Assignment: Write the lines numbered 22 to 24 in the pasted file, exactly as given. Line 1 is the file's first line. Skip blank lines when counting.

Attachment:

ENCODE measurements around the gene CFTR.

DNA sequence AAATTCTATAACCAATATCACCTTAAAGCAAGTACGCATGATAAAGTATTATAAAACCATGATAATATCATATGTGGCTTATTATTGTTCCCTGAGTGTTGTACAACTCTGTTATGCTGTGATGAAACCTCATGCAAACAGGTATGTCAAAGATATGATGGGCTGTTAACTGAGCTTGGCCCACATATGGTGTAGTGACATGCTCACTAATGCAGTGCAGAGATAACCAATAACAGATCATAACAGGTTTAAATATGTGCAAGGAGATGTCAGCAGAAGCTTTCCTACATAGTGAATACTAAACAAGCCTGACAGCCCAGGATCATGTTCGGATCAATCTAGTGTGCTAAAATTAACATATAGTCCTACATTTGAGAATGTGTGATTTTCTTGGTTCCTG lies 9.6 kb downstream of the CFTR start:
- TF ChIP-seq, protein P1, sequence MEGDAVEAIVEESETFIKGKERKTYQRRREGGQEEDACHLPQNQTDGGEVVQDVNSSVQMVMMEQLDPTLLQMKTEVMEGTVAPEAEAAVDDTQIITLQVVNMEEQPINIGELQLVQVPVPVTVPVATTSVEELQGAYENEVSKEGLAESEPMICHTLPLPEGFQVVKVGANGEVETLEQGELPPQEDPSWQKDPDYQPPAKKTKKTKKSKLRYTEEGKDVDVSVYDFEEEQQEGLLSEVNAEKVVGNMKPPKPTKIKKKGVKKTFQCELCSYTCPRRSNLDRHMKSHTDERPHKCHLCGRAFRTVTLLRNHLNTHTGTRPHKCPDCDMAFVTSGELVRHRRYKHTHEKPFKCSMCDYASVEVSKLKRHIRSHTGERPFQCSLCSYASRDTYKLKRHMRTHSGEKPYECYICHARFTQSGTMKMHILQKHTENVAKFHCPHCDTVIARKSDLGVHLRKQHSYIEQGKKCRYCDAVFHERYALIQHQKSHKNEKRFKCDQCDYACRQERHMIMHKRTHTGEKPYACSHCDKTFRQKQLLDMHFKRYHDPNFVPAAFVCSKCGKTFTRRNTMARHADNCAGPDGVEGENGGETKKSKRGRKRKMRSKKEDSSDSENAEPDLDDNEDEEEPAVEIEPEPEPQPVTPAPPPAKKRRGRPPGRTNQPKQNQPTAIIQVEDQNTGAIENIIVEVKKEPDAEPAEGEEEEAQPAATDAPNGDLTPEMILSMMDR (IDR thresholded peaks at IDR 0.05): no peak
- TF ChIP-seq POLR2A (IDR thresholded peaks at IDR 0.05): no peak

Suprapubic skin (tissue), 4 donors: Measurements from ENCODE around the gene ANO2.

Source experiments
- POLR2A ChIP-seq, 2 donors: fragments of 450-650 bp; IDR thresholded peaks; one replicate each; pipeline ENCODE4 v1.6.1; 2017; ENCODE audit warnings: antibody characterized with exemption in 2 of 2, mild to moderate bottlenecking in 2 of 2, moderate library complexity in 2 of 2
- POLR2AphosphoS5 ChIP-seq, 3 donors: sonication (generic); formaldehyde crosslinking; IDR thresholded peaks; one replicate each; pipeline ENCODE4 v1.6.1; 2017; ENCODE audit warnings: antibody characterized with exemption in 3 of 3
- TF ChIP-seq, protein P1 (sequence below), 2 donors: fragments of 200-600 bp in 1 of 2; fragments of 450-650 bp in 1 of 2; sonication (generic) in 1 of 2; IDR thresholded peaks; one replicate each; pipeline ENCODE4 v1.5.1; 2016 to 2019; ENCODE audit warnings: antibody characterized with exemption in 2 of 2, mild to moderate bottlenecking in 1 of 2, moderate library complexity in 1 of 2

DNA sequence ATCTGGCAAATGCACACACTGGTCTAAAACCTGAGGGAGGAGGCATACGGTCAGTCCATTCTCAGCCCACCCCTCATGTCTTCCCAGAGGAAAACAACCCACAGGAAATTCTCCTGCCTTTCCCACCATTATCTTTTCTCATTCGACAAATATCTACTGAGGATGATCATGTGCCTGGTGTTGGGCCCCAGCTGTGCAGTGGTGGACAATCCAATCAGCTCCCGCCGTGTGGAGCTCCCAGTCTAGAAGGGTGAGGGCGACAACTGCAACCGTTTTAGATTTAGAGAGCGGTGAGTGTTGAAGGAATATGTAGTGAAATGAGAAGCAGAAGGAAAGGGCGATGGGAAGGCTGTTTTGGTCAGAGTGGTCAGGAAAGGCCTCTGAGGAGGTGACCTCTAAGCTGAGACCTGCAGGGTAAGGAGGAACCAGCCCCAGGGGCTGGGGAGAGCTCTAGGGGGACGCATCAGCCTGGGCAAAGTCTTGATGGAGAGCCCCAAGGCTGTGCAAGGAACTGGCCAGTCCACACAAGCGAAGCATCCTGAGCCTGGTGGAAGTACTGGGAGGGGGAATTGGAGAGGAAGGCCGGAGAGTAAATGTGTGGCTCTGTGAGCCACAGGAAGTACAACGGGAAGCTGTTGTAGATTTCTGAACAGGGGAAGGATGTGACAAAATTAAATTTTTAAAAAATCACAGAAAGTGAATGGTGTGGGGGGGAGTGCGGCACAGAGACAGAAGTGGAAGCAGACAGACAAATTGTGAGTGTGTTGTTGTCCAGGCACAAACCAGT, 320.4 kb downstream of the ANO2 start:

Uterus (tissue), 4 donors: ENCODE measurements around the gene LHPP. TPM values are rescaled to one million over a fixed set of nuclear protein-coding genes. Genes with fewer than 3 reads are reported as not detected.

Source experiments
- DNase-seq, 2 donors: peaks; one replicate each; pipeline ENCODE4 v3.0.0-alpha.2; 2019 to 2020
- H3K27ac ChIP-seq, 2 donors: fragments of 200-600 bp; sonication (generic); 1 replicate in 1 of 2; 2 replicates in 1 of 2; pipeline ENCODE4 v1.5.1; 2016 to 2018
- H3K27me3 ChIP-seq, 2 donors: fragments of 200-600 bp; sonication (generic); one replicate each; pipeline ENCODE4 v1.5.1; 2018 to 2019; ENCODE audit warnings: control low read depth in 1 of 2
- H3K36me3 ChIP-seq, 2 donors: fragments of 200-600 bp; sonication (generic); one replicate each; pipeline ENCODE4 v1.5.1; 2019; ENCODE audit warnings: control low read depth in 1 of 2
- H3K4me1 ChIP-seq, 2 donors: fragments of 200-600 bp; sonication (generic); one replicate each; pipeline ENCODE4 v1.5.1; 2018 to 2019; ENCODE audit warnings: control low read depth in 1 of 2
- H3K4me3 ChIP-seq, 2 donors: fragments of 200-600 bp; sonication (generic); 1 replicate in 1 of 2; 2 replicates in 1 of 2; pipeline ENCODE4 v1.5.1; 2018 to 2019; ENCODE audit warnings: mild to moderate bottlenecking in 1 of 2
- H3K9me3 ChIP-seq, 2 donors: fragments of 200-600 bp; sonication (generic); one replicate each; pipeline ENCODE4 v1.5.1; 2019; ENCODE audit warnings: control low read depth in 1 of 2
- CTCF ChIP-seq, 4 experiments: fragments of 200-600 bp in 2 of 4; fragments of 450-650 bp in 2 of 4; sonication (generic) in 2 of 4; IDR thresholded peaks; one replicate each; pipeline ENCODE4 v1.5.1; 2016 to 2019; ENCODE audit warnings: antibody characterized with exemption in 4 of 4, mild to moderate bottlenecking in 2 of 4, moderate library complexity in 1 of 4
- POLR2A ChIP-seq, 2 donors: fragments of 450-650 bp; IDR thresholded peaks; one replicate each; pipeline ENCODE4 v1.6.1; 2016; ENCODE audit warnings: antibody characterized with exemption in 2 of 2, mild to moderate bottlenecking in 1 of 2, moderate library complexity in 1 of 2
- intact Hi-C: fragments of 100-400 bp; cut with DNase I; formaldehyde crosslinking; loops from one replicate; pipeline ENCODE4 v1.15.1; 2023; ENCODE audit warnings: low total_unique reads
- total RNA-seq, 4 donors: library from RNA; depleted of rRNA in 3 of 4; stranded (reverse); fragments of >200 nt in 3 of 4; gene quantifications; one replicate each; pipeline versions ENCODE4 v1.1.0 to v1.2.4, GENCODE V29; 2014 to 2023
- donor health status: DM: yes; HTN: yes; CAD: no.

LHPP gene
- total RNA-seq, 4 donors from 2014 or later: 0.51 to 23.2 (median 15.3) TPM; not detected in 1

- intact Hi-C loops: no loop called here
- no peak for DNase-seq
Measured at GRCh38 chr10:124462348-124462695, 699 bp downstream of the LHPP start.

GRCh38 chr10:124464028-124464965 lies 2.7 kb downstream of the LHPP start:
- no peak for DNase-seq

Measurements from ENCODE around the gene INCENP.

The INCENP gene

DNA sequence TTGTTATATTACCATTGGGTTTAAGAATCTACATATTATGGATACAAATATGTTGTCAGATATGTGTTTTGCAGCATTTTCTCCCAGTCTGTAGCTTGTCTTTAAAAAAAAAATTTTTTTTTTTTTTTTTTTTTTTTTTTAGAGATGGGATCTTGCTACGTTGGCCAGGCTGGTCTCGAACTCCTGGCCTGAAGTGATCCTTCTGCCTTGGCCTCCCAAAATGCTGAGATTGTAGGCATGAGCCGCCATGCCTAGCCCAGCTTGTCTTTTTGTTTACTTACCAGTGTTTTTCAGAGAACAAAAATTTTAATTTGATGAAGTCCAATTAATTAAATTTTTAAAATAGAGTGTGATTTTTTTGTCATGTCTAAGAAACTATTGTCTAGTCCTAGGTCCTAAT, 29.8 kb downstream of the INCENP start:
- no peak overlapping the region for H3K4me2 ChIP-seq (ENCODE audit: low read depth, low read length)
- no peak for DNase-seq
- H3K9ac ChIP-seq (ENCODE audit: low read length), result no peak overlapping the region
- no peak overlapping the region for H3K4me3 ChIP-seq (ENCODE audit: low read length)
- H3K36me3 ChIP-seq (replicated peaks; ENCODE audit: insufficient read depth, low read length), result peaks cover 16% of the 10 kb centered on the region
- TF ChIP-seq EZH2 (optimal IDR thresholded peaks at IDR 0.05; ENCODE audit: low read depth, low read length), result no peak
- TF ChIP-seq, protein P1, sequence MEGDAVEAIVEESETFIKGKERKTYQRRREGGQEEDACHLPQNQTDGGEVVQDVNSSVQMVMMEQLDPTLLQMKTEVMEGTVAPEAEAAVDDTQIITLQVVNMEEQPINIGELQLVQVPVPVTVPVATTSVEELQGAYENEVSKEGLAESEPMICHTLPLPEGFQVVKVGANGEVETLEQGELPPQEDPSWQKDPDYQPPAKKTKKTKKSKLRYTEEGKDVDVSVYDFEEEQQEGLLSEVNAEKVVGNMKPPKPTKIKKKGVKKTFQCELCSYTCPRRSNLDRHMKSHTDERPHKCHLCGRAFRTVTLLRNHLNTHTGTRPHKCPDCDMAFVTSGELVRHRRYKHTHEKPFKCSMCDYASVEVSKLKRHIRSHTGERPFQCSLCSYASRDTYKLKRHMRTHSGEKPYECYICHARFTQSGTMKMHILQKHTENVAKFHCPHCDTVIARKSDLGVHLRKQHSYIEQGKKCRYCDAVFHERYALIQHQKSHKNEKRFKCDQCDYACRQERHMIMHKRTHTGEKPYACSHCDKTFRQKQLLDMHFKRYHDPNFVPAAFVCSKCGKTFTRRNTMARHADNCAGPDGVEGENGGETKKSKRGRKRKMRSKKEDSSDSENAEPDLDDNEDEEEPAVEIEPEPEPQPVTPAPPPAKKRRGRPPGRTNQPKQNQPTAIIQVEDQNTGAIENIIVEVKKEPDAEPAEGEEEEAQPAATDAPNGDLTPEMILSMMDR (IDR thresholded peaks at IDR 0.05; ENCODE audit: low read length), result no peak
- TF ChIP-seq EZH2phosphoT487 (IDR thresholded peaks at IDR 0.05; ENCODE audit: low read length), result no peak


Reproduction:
- intact Hi-C: fragments of 100-400 bp; cut with DNase I; formaldehyde crosslinking; loops from one replicate; pipeline ENCODE4 v1.15.1; 2023; ENCODE audit warnings: low total_unique reads
- total RNA-seq, 4 donors: library from RNA; depleted of rRNA in 3 of 4; stranded (reverse); fragments of >200 nt in 3 of 4; gene quantifications; one replicate each; pipeline versions ENCODE4 v1.1.0 to v1.2.4, GENCODE V29; 2014 to 2023
- donor health status: DM: yes; HTN: yes; CAD: no.